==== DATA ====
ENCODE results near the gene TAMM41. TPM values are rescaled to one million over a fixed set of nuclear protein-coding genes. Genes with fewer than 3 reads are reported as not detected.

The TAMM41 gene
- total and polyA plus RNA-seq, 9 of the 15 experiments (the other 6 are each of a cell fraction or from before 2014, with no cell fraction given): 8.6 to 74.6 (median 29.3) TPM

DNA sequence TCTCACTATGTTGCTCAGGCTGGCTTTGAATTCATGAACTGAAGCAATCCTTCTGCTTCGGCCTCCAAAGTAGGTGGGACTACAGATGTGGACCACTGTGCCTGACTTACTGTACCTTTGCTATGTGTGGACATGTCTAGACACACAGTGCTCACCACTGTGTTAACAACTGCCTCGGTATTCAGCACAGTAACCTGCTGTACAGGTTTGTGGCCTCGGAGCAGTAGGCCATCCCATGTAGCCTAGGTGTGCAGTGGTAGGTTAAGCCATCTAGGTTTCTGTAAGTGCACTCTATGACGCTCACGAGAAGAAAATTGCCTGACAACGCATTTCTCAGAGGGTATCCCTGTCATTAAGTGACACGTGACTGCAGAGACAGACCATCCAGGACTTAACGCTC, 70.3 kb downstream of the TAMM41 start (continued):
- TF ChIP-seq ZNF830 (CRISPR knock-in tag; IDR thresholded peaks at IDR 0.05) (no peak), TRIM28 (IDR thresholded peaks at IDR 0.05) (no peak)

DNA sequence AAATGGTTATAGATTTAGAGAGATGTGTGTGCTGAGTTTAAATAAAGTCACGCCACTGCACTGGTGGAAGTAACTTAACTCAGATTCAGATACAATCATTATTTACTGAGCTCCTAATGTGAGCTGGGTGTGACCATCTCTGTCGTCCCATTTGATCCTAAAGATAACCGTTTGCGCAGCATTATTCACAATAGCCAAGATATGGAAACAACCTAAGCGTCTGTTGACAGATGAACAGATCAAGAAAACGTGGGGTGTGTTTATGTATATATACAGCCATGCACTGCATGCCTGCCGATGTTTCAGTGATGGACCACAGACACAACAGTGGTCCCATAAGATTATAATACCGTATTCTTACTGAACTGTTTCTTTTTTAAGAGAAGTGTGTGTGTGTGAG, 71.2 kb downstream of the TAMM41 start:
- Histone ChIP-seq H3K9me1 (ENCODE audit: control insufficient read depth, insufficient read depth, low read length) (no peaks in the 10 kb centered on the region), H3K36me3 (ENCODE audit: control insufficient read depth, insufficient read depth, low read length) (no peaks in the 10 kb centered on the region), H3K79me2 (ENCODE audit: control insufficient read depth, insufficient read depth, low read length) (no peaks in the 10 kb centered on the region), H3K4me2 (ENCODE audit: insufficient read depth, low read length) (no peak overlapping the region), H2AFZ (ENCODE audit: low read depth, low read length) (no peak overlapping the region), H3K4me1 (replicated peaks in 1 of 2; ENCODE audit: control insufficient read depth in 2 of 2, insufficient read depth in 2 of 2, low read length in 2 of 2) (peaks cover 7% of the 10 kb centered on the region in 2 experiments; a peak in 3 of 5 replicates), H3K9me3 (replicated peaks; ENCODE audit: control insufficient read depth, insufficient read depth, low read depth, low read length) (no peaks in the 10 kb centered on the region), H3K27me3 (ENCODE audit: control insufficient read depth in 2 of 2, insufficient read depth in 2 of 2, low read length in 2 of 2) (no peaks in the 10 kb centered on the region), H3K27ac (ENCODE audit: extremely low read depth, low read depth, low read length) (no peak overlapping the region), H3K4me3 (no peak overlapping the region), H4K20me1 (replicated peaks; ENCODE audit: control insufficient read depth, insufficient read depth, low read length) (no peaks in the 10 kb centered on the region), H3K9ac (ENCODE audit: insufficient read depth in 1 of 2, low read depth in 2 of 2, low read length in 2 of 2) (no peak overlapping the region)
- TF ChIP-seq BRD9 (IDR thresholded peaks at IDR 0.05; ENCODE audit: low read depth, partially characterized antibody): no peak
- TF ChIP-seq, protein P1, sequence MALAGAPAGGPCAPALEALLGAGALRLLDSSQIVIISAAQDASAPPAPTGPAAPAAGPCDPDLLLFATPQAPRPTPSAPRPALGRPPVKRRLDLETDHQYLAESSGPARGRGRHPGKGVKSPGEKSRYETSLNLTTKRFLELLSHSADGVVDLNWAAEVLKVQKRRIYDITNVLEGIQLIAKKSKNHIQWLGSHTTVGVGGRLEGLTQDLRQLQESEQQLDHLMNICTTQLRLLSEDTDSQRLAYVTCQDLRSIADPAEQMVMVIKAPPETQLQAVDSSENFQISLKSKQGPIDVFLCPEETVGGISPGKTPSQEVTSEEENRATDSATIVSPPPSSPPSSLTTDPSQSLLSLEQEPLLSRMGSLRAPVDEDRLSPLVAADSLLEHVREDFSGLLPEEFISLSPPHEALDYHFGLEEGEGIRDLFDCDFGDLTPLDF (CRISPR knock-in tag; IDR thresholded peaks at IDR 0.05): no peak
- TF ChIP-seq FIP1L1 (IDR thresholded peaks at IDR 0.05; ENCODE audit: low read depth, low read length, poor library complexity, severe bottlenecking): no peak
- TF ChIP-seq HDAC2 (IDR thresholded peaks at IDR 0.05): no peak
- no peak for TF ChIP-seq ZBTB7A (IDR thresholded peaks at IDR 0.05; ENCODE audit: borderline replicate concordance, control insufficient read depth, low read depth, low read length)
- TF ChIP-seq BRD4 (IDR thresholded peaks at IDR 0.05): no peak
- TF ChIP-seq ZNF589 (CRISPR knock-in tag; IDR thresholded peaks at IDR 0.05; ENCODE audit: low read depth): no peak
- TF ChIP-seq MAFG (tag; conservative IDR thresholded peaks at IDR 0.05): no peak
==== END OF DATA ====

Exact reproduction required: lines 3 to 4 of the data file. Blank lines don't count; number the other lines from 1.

- total and polyA plus RNA-seq, 9 of the 15 experiments (the other 6 are each of a cell fraction or from before 2014, with no cell fraction given): 8.6 to 74.6 (median 29.3) TPM

DNA sequence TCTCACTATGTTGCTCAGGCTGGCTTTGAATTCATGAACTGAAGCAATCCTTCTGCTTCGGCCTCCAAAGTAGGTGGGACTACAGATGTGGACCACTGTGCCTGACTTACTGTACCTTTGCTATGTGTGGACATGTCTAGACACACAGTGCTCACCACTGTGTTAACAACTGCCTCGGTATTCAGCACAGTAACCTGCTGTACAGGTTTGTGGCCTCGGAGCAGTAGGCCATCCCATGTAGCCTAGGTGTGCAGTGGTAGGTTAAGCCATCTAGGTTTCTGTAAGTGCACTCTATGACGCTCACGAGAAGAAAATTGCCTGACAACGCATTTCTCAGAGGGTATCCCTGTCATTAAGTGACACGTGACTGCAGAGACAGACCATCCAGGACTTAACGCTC, 70.3 kb downstream of the TAMM41 start (continued):